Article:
MASERU — Communications Minister Mothetjoa Metsing yesterday said the government is committed to transforming the media sector in line with international trends.
Speaking at a media policy workshop in the capital Maseru, Metsing said the government recognised the important role played by the media in promoting democracy and freedom.
“I wish to point out that when it comes to recognising the need for the transformation of the media to meet the needs and challenges of the modern information age, Lesotho is no reluctant disciple,” Metsing said.
The workshop was organised by the Ministry of Communications, Science and Technology to discuss a draft media policy for Lesotho.
Once adopted by Cabinet the policy will serve as a guiding light for the electronic, publishing and print media sectors in Lesotho.
Metsing said the government was committed to implementing changes in the media sector that are in line with “international best practices”.
“The Kingdom of Lesotho is a proud signatory . . . to the 1991 Windhoek declaration on promoting independent and pluralistic African press,” Metsing said.
He said the government was committed to implementing changes in the electronic and print media sectors to promote the free flow of ideas in the country.
Metsing said the government had liberalised the airwaves resulting in the setting up of privately owned radio stations around the country.
There are at least 10 radio stations operating in Lesotho, the majority of them privately owned.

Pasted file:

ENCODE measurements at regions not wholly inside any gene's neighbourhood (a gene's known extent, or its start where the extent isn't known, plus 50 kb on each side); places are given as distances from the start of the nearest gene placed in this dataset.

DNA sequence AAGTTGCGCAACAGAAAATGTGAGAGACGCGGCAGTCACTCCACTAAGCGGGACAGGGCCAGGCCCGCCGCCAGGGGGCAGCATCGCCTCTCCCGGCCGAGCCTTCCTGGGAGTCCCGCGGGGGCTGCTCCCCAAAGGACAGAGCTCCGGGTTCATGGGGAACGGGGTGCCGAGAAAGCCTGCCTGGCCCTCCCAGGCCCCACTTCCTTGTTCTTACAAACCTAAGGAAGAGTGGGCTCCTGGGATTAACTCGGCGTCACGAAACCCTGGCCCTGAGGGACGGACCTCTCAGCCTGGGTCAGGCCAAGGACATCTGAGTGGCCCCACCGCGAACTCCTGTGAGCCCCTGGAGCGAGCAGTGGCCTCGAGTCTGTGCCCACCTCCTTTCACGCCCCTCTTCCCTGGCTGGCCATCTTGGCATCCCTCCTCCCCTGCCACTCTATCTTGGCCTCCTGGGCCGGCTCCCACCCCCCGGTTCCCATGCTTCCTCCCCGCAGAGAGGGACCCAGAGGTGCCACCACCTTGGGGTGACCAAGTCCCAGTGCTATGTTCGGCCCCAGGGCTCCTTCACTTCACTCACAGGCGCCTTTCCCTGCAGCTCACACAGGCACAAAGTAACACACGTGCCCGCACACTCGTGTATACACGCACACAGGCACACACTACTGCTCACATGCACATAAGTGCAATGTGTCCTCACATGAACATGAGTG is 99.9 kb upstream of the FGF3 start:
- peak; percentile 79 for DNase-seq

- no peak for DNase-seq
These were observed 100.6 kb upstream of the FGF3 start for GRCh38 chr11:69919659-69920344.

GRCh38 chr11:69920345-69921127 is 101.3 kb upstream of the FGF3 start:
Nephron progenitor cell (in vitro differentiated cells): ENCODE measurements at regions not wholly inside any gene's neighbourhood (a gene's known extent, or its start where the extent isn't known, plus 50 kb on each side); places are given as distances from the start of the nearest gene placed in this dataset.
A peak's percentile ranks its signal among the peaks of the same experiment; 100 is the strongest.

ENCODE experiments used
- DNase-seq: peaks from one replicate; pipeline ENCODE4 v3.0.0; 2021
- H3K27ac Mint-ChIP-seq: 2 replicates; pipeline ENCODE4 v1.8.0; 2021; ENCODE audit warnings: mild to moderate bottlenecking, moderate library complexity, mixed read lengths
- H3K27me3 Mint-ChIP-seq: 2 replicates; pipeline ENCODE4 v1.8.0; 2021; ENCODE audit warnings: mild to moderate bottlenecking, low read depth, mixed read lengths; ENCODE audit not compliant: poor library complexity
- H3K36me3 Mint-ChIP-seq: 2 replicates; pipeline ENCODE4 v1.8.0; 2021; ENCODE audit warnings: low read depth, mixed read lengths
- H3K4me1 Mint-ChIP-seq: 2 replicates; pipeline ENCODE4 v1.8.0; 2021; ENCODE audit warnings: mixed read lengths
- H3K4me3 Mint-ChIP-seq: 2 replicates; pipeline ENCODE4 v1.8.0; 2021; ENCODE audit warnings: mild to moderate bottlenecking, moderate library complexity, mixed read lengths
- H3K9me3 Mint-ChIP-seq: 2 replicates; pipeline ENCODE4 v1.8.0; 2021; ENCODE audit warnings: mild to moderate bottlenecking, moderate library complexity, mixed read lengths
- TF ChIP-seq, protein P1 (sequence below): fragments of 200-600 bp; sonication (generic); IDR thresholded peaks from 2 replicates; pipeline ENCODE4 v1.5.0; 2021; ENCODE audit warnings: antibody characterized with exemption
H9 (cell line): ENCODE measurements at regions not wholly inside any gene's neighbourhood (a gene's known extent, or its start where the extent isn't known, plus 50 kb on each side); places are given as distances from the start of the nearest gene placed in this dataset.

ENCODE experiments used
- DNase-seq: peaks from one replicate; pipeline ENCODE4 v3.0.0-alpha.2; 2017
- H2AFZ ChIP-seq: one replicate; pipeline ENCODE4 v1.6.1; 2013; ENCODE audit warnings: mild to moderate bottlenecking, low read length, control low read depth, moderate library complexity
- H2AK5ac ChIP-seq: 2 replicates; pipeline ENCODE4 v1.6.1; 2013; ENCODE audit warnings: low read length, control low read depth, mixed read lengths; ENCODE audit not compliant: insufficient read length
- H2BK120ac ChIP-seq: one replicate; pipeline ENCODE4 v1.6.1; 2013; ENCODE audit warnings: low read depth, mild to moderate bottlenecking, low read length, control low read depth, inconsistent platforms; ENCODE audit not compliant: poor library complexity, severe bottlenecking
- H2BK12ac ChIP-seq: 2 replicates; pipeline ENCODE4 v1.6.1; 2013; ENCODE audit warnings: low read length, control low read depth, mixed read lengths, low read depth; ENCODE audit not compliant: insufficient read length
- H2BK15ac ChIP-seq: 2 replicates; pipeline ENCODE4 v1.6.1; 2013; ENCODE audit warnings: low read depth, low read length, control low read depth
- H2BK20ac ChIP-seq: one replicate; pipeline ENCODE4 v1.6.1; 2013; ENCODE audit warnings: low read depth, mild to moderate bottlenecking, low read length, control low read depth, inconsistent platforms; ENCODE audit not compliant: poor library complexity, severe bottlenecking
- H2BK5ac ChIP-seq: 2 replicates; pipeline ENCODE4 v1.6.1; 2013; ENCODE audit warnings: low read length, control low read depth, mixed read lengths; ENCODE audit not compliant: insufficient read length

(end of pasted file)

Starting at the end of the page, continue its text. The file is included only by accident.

The minister said the new media policy could be approved by Cabinet next month.
Speaking at the same workshop, a United States-based media consultant, Jonathan Jacob Nadler, said the media played a critical role in the promotion of democracy and free speech.
He said the media played a critical role in checking the excesses of governments adding that no government should be allowed to exercise absolute power.
He said where there are restrictions to the operations of the media there must be “compelling reasons” to justify these interventions.
Nadler said the government of Lesotho had expressed its commitment to adopt a media policy that is consistent with “international best practices”.
The draft policy document says the government wants to repeal and review several pieces of legislations that unduly restrict the operations of the press.
Among some of the laws cited are the Obscene Publications Proclamation (1912), the Sedition Proclamation (1938), the Official Secrets Act (1967), the Printing and Publications Act of 1967 and the Internal Security Act of 1984.
“Some of these laws should be carefully reviewed to see what is no longer appropriate in a democratic society,” Nadler said.
Media rights groups have in the past called for the repeal of these pieces of legislation arguing that they were undesirable in a democratic society.
“The Law Reform Commission will identify all laws that unreasonably restrict media freedom.
“The commission will propose amendments to existing laws or, if appropriate, repeal of those laws,” says the draft policy.
MISA-Lesotho director Tsebo Matsasa said the regional media rights group was happy with the draft policy.
“We are quite happy with the draft as it will ensure freedom of the media,” Matsasa said.